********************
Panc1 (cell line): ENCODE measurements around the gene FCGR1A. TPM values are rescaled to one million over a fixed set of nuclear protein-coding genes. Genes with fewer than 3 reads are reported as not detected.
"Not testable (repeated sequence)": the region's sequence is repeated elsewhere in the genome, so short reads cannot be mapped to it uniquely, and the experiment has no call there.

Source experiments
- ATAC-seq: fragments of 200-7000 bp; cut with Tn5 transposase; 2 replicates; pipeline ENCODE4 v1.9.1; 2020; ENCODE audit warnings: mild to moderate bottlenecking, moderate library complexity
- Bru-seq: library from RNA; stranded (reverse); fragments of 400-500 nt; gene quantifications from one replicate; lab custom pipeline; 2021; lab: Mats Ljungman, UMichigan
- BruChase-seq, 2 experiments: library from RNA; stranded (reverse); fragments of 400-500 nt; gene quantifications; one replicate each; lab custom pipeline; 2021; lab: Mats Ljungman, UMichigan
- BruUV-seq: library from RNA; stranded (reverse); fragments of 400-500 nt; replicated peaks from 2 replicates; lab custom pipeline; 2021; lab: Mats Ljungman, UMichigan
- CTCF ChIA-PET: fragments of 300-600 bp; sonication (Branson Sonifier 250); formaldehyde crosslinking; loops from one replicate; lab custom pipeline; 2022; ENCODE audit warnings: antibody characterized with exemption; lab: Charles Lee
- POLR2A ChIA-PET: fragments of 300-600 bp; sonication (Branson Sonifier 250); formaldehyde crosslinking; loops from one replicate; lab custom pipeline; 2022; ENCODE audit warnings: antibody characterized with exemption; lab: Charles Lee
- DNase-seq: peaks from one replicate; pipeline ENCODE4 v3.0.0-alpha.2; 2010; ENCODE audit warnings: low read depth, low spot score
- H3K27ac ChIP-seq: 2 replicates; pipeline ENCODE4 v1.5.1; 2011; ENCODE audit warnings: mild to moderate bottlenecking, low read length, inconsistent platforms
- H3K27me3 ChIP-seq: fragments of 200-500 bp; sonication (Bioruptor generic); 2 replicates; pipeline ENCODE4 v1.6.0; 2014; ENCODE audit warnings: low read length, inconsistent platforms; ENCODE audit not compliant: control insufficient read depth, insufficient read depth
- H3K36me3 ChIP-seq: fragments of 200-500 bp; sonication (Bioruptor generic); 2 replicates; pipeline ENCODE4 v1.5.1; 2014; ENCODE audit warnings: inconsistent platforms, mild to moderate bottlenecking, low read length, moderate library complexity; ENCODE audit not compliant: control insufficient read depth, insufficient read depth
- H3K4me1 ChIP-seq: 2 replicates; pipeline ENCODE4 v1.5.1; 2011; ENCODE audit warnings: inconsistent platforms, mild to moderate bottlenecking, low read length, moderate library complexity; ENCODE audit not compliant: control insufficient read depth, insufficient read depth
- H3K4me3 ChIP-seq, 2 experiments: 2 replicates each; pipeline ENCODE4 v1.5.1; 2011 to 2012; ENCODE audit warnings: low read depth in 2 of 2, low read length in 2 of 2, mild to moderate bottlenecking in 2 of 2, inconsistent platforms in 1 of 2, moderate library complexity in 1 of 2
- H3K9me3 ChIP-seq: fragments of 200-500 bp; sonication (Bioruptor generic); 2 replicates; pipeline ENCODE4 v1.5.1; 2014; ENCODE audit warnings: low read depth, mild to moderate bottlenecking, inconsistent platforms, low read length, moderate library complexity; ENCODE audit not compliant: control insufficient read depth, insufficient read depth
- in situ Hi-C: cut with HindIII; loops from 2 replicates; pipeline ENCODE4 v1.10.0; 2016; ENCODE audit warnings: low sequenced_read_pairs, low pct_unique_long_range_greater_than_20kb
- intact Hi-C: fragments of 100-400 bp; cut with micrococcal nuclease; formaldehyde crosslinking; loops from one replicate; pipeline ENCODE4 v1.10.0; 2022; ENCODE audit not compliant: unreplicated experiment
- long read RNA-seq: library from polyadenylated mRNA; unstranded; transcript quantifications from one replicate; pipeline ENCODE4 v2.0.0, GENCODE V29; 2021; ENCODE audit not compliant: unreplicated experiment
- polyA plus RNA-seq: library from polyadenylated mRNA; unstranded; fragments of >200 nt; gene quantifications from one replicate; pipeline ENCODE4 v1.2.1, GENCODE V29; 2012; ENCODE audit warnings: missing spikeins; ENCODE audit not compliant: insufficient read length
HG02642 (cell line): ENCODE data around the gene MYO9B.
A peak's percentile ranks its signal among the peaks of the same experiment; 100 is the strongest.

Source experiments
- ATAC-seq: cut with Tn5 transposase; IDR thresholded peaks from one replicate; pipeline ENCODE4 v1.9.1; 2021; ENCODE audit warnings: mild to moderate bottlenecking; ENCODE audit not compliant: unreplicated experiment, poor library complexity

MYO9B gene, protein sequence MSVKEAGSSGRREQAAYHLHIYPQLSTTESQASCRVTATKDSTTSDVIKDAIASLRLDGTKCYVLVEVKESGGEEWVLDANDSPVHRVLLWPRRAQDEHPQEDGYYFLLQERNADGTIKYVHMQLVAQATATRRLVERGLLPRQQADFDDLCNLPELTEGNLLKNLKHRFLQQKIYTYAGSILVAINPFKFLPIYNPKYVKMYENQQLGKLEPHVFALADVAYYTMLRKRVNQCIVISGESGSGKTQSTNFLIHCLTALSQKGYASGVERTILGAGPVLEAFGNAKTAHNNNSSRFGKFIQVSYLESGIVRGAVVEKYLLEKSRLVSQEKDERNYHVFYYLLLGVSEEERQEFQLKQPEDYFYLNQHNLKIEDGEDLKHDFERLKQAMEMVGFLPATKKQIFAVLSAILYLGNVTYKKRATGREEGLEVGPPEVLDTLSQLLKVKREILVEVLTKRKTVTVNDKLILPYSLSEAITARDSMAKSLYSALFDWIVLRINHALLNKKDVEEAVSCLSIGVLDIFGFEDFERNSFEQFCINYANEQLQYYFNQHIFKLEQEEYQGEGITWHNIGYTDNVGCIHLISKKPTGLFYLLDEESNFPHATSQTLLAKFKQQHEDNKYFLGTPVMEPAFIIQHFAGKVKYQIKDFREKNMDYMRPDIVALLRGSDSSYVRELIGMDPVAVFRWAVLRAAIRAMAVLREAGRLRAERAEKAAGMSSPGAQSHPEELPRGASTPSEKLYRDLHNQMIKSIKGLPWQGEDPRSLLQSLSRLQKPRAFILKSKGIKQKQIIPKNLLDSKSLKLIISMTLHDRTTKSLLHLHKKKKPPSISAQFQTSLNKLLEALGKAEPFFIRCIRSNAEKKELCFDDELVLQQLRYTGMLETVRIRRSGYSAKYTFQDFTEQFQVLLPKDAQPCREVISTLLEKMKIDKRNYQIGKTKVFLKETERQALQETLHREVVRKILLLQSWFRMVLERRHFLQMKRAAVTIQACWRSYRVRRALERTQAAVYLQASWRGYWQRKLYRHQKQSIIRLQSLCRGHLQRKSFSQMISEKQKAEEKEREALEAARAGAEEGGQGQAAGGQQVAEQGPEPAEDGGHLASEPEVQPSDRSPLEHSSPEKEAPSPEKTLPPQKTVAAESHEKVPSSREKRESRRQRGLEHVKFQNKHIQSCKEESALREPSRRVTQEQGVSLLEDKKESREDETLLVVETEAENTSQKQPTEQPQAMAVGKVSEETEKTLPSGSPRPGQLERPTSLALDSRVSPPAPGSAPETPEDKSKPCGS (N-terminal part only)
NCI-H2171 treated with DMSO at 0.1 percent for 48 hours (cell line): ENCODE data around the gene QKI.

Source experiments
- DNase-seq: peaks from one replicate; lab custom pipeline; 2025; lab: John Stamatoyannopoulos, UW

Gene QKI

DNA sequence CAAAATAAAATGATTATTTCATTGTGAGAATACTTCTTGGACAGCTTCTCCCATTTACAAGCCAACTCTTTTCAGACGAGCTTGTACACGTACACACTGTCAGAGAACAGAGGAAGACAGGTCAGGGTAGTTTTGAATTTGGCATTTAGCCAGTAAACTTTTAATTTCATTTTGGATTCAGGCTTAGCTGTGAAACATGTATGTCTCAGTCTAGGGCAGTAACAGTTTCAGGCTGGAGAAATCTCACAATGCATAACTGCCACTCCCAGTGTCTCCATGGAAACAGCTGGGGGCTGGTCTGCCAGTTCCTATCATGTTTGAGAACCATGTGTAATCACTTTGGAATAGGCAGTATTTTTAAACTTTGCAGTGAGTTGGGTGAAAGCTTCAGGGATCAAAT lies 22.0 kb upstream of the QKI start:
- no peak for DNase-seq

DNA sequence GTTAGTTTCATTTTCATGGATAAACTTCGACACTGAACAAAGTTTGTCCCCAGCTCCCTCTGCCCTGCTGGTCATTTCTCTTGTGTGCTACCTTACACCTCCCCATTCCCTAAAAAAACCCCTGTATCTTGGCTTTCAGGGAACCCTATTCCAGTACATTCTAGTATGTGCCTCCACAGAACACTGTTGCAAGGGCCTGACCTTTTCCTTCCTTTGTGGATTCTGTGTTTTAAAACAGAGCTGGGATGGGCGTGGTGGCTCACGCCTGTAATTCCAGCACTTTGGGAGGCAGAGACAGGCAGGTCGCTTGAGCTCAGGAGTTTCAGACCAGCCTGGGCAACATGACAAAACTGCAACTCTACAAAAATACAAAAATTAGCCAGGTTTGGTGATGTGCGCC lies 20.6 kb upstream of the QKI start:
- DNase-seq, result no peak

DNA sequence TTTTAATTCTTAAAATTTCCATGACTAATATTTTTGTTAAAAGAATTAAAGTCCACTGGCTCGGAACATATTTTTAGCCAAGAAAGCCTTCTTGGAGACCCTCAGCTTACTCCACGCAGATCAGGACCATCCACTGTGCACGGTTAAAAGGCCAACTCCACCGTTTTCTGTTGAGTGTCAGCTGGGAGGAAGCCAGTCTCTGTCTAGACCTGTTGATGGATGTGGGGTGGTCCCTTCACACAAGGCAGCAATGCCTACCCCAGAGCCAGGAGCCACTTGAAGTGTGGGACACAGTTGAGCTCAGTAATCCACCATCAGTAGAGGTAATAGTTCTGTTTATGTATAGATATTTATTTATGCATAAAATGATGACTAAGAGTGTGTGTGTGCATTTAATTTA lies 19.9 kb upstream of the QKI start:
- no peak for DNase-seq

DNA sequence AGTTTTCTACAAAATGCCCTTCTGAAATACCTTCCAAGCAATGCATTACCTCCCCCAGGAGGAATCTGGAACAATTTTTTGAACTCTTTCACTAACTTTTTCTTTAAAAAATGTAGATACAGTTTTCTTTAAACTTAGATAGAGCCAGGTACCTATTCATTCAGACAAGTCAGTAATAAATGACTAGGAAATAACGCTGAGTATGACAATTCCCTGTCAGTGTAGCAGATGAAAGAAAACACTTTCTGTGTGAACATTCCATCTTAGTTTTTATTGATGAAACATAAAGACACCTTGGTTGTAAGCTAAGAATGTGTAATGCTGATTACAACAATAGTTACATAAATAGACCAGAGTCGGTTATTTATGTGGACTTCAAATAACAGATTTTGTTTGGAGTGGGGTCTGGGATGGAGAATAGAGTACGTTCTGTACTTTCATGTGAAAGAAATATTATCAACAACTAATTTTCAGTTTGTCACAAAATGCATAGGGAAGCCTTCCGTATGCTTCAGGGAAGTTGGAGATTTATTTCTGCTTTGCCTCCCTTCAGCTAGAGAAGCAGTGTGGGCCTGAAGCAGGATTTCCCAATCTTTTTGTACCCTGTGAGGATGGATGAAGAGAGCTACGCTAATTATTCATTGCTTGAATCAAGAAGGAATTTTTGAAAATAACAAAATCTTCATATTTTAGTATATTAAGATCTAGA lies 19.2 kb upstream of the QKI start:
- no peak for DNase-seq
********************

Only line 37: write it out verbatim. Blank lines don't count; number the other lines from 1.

- no peak for DNase-seq